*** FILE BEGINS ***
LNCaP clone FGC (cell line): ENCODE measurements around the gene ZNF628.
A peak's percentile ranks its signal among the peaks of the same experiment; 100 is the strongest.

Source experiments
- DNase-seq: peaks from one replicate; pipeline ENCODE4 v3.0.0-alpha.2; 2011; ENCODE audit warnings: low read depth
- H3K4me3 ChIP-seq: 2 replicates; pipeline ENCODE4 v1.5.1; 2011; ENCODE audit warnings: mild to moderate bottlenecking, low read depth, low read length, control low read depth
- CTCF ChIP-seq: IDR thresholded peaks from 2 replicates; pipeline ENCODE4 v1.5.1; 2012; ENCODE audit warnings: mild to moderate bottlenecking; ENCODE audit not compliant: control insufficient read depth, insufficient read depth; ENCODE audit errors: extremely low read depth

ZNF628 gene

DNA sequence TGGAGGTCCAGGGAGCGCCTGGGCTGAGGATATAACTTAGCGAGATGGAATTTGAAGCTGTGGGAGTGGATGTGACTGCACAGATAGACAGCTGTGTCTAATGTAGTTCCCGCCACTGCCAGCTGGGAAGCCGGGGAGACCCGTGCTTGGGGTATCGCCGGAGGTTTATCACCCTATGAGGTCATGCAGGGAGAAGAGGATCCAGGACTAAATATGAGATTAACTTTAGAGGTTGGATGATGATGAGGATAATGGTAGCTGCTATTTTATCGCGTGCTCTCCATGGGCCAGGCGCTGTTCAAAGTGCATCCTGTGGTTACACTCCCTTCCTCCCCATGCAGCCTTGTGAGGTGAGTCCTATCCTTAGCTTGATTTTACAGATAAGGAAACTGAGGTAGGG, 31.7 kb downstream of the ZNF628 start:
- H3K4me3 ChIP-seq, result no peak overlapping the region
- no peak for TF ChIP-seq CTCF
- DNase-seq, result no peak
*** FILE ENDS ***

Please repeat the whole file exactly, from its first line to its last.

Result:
LNCaP clone FGC (cell line): ENCODE measurements around the gene ZNF628.
A peak's percentile ranks its signal among the peaks of the same experiment; 100 is the strongest.

Source experiments
- DNase-seq: peaks from one replicate; pipeline ENCODE4 v3.0.0-alpha.2; 2011; ENCODE audit warnings: low read depth
- H3K4me3 ChIP-seq: 2 replicates; pipeline ENCODE4 v1.5.1; 2011; ENCODE audit warnings: mild to moderate bottlenecking, low read depth, low read length, control low read depth
- CTCF ChIP-seq: IDR thresholded peaks from 2 replicates; pipeline ENCODE4 v1.5.1; 2012; ENCODE audit warnings: mild to moderate bottlenecking; ENCODE audit not compliant: control insufficient read depth, insufficient read depth; ENCODE audit errors: extremely low read depth

ZNF628 gene

DNA sequence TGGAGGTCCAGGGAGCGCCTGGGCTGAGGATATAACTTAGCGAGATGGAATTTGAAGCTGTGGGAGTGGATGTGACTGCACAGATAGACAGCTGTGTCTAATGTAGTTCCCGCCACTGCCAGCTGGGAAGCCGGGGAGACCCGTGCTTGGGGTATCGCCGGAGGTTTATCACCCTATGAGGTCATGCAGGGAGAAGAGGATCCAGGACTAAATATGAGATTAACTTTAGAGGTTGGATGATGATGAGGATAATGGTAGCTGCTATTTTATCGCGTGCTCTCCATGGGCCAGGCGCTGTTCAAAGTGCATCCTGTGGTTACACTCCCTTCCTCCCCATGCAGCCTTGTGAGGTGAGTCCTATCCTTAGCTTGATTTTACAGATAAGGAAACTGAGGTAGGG, 31.7 kb downstream of the ZNF628 start:
- H3K4me3 ChIP-seq, result no peak overlapping the region
- no peak for TF ChIP-seq CTCF
- DNase-seq, result no peak